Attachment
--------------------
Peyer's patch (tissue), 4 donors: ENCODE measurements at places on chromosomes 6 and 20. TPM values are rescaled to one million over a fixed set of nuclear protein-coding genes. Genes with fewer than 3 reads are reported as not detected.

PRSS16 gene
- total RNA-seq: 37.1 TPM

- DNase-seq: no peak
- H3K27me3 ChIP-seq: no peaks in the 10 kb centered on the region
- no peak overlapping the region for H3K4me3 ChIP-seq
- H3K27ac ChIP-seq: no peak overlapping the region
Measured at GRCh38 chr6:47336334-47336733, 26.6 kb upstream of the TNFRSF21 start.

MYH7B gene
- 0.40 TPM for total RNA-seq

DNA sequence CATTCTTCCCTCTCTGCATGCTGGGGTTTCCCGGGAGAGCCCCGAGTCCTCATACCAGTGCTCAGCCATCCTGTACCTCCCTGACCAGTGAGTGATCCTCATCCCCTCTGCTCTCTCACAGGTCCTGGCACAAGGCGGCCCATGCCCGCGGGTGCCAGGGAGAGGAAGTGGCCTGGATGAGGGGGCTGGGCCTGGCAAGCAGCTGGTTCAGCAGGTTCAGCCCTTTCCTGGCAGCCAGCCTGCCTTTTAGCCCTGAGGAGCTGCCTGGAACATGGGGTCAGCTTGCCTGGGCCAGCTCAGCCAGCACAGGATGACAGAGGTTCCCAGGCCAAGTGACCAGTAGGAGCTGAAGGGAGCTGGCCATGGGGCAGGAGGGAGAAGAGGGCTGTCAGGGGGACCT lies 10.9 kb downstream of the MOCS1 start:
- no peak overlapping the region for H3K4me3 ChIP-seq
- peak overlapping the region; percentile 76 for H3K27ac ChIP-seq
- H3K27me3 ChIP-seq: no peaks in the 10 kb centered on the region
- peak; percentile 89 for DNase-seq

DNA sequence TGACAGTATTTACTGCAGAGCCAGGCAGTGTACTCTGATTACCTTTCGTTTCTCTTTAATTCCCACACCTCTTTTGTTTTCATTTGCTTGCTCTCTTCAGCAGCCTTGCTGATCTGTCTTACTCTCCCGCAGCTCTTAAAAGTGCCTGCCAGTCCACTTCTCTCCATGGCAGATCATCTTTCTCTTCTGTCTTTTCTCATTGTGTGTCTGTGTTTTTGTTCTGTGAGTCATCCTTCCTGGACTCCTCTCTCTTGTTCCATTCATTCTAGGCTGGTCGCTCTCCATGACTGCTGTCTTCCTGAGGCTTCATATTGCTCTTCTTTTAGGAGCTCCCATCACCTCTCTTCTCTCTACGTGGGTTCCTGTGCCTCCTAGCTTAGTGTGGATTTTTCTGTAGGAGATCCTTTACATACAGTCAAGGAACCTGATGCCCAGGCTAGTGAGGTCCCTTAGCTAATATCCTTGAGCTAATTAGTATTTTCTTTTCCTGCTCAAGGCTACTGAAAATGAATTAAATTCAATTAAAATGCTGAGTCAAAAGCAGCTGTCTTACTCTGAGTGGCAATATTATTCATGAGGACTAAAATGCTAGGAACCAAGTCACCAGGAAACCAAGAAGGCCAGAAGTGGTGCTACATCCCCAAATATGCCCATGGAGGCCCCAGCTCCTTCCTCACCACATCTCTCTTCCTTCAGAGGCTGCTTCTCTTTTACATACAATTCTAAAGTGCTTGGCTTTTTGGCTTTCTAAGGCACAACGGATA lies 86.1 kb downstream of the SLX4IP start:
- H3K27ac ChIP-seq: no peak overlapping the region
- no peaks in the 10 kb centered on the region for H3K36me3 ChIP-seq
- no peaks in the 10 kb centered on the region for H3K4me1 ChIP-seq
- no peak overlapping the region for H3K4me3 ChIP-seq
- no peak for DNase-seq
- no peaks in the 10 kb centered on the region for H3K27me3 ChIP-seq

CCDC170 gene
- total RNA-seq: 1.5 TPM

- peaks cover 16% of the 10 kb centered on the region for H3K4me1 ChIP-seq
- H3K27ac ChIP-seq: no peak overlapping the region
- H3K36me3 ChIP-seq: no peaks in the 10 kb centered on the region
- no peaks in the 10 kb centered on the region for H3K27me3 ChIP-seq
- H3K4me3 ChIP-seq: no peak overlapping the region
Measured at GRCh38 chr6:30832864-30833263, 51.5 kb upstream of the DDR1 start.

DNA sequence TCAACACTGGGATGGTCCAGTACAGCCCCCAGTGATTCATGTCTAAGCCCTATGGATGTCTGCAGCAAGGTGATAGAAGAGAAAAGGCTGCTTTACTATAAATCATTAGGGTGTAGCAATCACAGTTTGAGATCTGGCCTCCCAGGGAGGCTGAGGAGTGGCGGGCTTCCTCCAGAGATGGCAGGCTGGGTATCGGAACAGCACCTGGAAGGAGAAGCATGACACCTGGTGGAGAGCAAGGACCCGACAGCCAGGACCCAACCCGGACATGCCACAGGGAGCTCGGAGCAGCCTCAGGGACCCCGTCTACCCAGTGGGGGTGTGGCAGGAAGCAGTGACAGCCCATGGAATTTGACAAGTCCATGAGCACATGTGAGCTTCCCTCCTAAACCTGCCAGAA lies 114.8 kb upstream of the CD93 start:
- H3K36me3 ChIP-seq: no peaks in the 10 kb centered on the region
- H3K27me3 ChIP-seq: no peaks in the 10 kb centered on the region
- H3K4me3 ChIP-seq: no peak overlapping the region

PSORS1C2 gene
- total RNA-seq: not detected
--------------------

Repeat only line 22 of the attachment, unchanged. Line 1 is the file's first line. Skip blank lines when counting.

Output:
- no peaks in the 10 kb centered on the region for H3K27me3 ChIP-seq